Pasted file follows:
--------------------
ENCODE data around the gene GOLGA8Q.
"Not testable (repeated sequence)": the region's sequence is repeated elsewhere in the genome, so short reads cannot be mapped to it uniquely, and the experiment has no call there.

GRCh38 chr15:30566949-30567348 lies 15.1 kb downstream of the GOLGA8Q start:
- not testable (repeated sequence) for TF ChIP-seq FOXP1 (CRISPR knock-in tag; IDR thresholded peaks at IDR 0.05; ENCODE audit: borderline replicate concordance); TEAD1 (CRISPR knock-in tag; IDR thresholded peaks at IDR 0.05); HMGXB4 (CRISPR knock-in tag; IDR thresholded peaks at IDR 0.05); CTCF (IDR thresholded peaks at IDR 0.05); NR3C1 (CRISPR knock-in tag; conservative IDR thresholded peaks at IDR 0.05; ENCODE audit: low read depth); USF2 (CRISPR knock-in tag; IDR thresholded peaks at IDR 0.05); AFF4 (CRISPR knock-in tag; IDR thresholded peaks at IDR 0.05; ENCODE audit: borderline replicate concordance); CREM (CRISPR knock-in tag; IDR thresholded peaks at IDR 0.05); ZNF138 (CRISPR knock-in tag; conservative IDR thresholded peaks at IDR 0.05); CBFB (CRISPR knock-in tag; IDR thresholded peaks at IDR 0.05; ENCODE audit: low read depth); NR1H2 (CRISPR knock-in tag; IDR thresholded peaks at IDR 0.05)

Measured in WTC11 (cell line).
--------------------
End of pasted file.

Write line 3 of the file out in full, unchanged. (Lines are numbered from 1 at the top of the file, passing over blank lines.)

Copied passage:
GRCh38 chr15:30566949-30567348 lies 15.1 kb downstream of the GOLGA8Q start: